Entrance to the Hoi Quan Quang Trieu assembly hall
I’m lying in bed. It’s dark. The time is 04h00 and I’m wide awake. This isn’t a mistake. I wake at this time every day. A few minutes later I’m standing on my apartment balcony with a mug of hot coffee in my hands and I’m staring at the Eastern sky. I can see stars. Great! Well, to be honest I can’t see that many as I live in the center of the largest city in South East Asia, but even a few stars means that there will probably be little if any cloud cover when the sun rises shortly after six. Perfect shooting conditions for what I have in mind. I love this time of day. It’s cool and quiet and the unborn hours ahead are pregnant with possibilities. Maybe today I’ll get a shot I want – a keeper.
Getting that keeper is what gets me up every morning. I’m not sure if it’s easier or more difficult for me to get that keeper, than it is for other photographers. Well, obviously there are others who are much better at this than I am, but that’s not what I mean. You see, by and large, I’m photographing things that I’ve photographed before. My goal is to improve on my previous work and to create a new portfolio, a complete body of work that reflects the best of Vietnam and the best that I’m capable of. I’ve had many years to think about almost each and every single shot I want, to dissect and analyze and consider every element. The question is, can I live up to my own standards? There’s only one way to find out.
My destination today is a visual goldmine called Hoi Quan Quang Trieu. It’s an old Chinese community hall, built by immigrants from Guangzhou and Zhaoqing in Guangdong province, who migrated south around 150 years ago. The entrance courtyard faces east to welcome the rising sun and illuminate a statue of the goddess of mercy. Beyond this is an open area leading to the first altar. Here there are three large brass urns where incense sticks are offered as prayers. Behind this is the main hall and finally the high alter with a statue of Quang Trieu. With dark walls, red and gold lacquered woodwork and light from above streaming through clouds of fragrant smoke from coils of incense hanging from rafters, the opportunities for photography abound. But I’m only going for one shot. I want details from the roof of the first courtyard.
Coffee finished. I get dressed and check everything. This morning I’ll be taking a single X-T3 body, a 16-55 f/2.8 and more importantly the 50-140 f/2.8. This is the longest lens I have and it’s the one I’ll need to reach the details I’m after this morning. I consider taking a 14mm prime, but decide not to. All that was left was to throw a few fully charged batteries into my bag and grab a tripod. Fortunately, it only takes fifteen minutes or so through the almost empty streets to get to the temple. What makes this particular temple suitable for a low light shot is that it faces a new highway and a large canal. That might not sound very atmospheric, and it isn’t. It does, however, provide a distinct advantage as there are no tall buildings around to block out the beautiful morning light… and the light today is lovely!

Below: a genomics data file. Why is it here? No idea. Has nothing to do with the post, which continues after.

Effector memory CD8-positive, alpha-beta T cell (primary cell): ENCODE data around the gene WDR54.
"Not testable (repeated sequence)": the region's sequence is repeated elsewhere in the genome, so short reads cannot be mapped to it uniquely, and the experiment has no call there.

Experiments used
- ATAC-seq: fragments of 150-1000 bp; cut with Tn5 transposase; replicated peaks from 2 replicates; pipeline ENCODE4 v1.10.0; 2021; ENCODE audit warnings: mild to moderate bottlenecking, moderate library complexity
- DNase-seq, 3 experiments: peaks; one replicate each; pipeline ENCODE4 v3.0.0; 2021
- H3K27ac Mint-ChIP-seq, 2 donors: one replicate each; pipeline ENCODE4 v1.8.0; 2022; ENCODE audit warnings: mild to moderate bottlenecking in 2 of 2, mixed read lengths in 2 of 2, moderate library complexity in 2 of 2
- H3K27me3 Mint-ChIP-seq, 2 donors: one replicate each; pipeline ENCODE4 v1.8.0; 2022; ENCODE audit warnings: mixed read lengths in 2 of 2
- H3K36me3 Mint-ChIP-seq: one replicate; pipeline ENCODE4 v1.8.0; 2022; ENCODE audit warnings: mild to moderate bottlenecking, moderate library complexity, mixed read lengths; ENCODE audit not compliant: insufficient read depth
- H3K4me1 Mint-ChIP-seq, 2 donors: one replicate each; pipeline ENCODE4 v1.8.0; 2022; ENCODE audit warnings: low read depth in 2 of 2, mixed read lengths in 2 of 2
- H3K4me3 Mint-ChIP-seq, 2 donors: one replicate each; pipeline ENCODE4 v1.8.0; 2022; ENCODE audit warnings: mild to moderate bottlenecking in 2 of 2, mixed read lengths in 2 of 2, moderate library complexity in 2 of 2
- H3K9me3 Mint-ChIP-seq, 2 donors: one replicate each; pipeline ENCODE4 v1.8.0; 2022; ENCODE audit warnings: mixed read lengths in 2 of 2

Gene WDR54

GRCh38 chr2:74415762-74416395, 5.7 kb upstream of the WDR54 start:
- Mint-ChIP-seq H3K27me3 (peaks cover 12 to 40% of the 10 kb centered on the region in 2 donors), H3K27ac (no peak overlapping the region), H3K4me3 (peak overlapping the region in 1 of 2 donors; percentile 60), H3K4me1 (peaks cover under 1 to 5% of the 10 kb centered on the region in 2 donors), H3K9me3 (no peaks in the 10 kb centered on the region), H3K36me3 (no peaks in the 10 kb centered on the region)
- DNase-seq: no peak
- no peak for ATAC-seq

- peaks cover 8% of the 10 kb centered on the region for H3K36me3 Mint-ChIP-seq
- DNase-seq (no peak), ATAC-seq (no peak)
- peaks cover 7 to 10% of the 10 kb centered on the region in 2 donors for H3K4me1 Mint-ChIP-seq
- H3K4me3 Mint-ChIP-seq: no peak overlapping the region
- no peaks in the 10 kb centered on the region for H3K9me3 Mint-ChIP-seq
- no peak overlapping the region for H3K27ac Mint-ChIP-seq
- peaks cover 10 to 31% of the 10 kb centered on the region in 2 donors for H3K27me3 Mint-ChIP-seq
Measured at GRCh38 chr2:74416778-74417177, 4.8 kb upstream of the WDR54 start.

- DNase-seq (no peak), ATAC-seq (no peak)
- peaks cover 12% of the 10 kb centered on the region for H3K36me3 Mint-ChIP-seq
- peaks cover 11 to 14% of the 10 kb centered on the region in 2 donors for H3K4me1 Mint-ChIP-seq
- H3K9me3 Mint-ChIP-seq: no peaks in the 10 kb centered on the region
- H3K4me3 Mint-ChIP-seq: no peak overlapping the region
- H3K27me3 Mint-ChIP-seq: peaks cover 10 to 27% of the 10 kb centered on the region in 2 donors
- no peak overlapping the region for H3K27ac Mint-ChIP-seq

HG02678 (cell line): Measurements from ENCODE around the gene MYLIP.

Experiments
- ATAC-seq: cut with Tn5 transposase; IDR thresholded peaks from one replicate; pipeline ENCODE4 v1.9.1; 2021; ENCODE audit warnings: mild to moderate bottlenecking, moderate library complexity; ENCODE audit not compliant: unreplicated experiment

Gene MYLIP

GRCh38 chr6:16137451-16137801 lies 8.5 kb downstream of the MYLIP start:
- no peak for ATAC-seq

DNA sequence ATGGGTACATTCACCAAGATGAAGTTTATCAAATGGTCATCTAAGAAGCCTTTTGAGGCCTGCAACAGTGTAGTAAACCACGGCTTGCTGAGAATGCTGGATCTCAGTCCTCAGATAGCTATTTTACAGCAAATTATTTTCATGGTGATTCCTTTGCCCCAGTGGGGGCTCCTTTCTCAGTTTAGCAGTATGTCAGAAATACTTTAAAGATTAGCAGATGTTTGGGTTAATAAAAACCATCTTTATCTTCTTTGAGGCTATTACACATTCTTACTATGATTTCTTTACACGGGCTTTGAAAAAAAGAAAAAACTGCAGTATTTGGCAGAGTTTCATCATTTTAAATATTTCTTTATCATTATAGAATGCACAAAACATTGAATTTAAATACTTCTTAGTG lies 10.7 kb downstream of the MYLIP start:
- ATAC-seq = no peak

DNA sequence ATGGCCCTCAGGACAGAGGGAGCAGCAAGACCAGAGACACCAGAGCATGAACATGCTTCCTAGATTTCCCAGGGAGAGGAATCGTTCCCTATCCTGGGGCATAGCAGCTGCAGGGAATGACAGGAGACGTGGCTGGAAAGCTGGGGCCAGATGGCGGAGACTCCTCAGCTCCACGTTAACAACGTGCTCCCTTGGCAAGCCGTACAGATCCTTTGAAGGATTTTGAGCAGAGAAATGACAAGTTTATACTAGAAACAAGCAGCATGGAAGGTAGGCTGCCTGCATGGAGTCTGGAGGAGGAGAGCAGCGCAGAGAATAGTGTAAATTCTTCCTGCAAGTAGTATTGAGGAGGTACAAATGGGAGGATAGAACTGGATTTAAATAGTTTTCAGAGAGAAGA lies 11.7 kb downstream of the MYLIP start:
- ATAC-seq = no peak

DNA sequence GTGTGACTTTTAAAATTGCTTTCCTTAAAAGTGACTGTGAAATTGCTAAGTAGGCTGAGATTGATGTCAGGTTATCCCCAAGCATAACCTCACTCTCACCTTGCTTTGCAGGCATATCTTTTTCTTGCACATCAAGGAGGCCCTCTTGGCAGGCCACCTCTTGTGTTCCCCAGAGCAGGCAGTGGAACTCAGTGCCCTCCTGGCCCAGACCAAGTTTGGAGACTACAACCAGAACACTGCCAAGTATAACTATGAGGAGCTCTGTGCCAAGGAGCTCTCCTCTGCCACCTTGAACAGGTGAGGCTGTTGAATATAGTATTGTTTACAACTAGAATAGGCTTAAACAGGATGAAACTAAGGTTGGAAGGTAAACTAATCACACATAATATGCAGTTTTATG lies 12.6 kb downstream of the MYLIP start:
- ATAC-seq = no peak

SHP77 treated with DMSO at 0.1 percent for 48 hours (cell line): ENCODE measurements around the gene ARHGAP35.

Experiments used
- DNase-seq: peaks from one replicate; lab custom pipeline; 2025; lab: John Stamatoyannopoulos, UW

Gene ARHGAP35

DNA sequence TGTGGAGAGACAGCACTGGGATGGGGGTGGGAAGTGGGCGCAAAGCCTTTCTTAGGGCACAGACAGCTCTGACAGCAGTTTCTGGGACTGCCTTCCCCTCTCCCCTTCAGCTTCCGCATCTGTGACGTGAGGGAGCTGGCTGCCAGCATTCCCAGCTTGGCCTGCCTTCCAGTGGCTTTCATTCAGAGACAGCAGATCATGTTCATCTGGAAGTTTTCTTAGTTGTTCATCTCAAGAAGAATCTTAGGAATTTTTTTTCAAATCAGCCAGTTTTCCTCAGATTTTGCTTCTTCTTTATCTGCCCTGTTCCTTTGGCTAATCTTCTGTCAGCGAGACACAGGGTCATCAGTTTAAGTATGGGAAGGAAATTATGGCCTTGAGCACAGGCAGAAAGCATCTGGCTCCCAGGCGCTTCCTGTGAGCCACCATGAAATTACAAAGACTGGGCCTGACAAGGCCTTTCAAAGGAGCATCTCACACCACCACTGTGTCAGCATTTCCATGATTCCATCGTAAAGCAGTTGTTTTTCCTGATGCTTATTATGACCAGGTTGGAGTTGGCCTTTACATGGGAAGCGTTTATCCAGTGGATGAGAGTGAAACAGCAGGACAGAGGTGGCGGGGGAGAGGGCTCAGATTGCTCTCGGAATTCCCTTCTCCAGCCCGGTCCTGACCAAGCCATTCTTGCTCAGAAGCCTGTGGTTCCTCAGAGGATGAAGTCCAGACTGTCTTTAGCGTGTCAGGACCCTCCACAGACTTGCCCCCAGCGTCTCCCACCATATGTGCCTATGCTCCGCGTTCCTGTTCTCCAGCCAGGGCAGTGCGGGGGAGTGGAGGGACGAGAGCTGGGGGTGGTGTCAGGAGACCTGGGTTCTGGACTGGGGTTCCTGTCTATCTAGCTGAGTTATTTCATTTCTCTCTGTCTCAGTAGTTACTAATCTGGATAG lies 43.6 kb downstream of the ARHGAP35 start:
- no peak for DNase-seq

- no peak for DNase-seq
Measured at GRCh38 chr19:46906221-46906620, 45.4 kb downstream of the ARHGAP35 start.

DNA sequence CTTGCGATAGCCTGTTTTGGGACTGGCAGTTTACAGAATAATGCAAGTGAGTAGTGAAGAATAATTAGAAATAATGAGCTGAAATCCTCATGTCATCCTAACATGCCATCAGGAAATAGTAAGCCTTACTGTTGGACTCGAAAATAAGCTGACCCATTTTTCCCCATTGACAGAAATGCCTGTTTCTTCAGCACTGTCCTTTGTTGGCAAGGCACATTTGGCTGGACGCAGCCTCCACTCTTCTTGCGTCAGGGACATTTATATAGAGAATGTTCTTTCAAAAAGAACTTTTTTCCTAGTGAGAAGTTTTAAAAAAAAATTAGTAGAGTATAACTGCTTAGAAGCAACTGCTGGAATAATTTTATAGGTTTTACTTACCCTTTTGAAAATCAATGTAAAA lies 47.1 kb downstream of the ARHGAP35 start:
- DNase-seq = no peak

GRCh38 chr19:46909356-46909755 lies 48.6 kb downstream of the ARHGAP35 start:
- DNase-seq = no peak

The old caretaker, who lives on site, swings open the heavy wooden doors and makes his way across the entrance yard with his worn sandals slapping the cobblestones. He unlocks the gate and we exchange a short greeting. They know me well here. I used to live just around the corner. Oh well, out with the tripod. I’m using a ball head today as I don’t plan any panoramic shots. Mount the camera with the wide lens and a quick swipe on the touchscreen lets me set my horizon level. I start to compose my first shot, a symmetrical frontal view of the building to be used for context, and I can’t quite fit everything in. Damn. Should have brought the 14mm. Normally I’d just recompose, using my feet, and take a few steps backwards. Not possible here. I’d be standing in the middle of a road with what is now quite a bit of fast-moving traffic. Oh well. A good excuse to come again.
I take one shot. The building has a large overhang which hides a lot of beautiful detail above the entrance in shadow. Not much I can do about that. Maybe lift the shadows a little in post-production. Now it’s time to really get to work. I put the tele-zoom onto the body and start shooting the intricate little figures built into the roofing. Collectively they tell the story of the founding of the community hall, and tradition says that they represent real individuals. That’s easy to believe, as they seem to come to life through my viewfinder. I had worried that the 50-140 might not have had quite enough reach, but the images on my screen look much better that I could have hoped for. The low light casts strong shadows and each little statue stands out creating almost a three-dimensional effect. I’ve been shooting now for almost an hour. I can’t see anything that I’ve missed. Time to go inside.
I wander slowly through the halls, but there’s nothing much worth photographing right now. It’s too early. The temple interior has no windows. The only time light enters the inner sanctuary is around midday when it streams through hole in the roof. The effect then is amazing. It cuts through the thick clouds of incense smoke and reflects off the gold leaf script and creates an almost mystical glow. That’s still four hours into the future, however, and I hope that I’ve gotten what I came for today. I say goodbye to some of the staff and make my way home. Time to see what everything looks like full-size on my monitor. To tell the truth, I’m more often than not disappointed when I review my photographs, but I don't think that will be the case today. The only important question is, however, do I have a keeper? Kugara zvakanaka!